Civil service: Sit. Stay. Do not 'rollover'

A little more than a decade ago, the Cayman Islands government took a pistol, loaded it with ammunition labeled “rollover policy,” meticulously squared the private sector in its sights, and shot this country right in the foot.

We now observe, with some unease, that the government is reloading, and re-aiming — this time at the public sector.

The economy is hurting badly enough from the first government-inflicted wound. In a global competitive marketplace, the second could prove devastating.

This Editorial Board is a strong proponent that government should be as small as possible; however, government should also be as professional as possible and deliver public services at the highest-quality level. That means being able to hire, and fire, whomever they want from wherever they reside. If government thinks of its civil service as an “employer of last resort,” it needs to do some serious rethinking.

Currently, government employees are exempt from the immigration rollover policy that applies to the private sector, limiting how long non-Caymanians may live and work in the country without obtaining permanent residence, or without leaving Cayman for at least one full year.

In an editorial published Sept. 26 last year, we rhetorically asked why, if the rollover policy is such a good policy, has it not been extended to the civil service?

The answer, while unspoken, is obvious to anyone in the private sector: The government to date has not embraced the rollover policy because it is onerous, unfair and incredibly disruptive to business operations.

High-ranking Caymanians in the civil service (or in the private sector) do not hire foreigners because they’re “against Caymanians.” They hire foreigners because they need the best people in order to get the job done.

The rollover policy isn’t just illogical; it is absurd. Under the rollover regime, the foreigners who have lived in Cayman the longest, who have verified their ability to support themselves, who are the farthest on their way down the path of cultural assimilation, who (at least in the private sector) are demonstrably the “best” employees a company has — those are the people we regularly order to leave the island.

Even using political justifications as benchmarks, the rollover policy has failed. The rollover has not reduced the population. It has not provided jobs for Caymanians. It has not prevented foreign workers from obtaining Caymanian status and the right to vote.

Infused with the spirit of tit-for-tat retribution, some may be tempted to encourage government to adopt the rollover policy, so it can experience firsthand the hardships it has imposed upon the private sector.

But that, too, would be nonsensical.

The rollover policy was a bad idea for the private sector. And it’s an equally bad idea for the public sector.

It might, in fact, be worse: Applied to the private sector, the rollover policy hurts individual companies to varying degrees, depending on whom, and when, they hire.
Applying the rollover policy to the public sector — and removing en masse many of the best performers from some of the most critical areas of government (such as criminal justice and education) — on the other hand, will immediately weaken the provision of public services, and directly and negatively impact the country as a whole.

The rollover is one of the worst policies the government has ever inflicted on Cayman businesses. Now they want to inflict it on themselves?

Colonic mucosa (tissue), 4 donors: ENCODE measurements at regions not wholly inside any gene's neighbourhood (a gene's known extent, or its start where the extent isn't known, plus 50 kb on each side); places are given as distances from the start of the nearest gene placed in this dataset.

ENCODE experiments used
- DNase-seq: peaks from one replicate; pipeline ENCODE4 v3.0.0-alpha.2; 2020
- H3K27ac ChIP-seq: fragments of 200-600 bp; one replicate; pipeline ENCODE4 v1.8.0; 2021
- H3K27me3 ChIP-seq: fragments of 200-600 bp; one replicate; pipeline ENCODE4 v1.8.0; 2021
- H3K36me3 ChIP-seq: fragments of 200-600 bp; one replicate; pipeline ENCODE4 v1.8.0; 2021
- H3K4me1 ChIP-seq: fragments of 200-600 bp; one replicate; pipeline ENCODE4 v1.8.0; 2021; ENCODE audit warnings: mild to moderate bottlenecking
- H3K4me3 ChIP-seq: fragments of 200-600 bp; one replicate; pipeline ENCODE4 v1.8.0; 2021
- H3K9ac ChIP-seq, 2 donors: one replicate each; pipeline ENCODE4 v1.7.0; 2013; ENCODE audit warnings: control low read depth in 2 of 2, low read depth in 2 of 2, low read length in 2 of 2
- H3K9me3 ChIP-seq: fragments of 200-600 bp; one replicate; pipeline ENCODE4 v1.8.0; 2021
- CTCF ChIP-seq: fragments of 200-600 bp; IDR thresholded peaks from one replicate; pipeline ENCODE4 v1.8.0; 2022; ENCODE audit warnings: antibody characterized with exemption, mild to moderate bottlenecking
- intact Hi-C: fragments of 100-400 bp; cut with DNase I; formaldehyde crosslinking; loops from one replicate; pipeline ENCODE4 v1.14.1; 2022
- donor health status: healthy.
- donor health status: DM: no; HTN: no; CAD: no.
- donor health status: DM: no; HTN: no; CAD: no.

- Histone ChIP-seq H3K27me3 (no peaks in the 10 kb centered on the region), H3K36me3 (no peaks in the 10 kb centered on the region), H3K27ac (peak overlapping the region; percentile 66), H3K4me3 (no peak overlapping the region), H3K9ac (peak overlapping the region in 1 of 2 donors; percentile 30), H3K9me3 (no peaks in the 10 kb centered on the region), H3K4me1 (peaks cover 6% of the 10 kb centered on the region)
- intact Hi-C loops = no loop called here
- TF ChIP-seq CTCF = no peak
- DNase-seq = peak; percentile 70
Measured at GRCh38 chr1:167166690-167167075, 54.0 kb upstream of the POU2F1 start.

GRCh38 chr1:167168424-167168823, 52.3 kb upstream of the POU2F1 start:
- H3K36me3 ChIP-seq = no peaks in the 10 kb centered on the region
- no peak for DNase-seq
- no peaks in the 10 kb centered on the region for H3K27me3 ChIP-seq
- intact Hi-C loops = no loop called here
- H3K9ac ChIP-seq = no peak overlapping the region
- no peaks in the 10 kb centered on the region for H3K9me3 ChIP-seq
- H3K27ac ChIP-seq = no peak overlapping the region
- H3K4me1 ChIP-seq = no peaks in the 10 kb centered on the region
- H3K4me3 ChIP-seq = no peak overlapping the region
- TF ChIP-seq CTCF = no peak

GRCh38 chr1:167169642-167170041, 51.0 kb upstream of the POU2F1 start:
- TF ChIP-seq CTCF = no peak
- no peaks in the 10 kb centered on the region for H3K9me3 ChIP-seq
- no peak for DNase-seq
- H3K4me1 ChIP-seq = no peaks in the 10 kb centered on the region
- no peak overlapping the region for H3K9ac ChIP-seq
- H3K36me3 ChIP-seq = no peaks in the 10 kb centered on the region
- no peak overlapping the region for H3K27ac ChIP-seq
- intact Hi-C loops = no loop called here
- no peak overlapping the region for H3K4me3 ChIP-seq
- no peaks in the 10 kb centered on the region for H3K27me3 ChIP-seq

1 COMMENT

  1. Truly speaking if I was a foreigner, I would definitely be against the roll over policy too, unless I had a seven year plan; and even then you find people want to continue to stay for more than one reason.
    Now the question that we are faced with, is, has it been really working?. let us look carefully at a few questions. Has it reduced the population of expats, has it provided more jobs for Caymanians, or prevented foreigners from becoming Cayman citizens? Obviously the answer is No, so what purpose is it serving anyway.
    I do not think it is fair to have only the private sector employees rolled over and not the Civil Servants also. What is the sense, to me it creates an animosity between the two bodies. What ever is decided, it should be fair across the board, and where the police and other armed forces are concerned, I believe they should earn, being giving a stay after seven years like everyone else, To say the least, what is the use of just having an ordinary cop with no special skills; that is something we can recruit here. The roll over policy needs fixing because it is not working.

  2. The one thing I have to say is that it seems really hypocritical of the CIG to tell the private sector that they can work and run their businesses without the rollover policy negatively effecting their businesses, when they don’t want to deal with it themselves. When you see these politicians saying that the private sector needs to step up to the plate and try to replace expats with local workers, they need to take a look in the mirror because this is just the pot calling the kettle black.

    My personal belief regarding Work Permits is that the government relies so much on the millions of dollars in revenue generated from them that you will never see them put up a real effort to lower those numbers, anyone saying anything differently is full of it. Make no mistake about it the bottom line is that Expats are worth more to the government than local workers are because they do not make money from local workers. The only way to change this would be to implement income taxes on local workers to replace the revenue loss if there were less work permit fees and we all know no one will agree with that.

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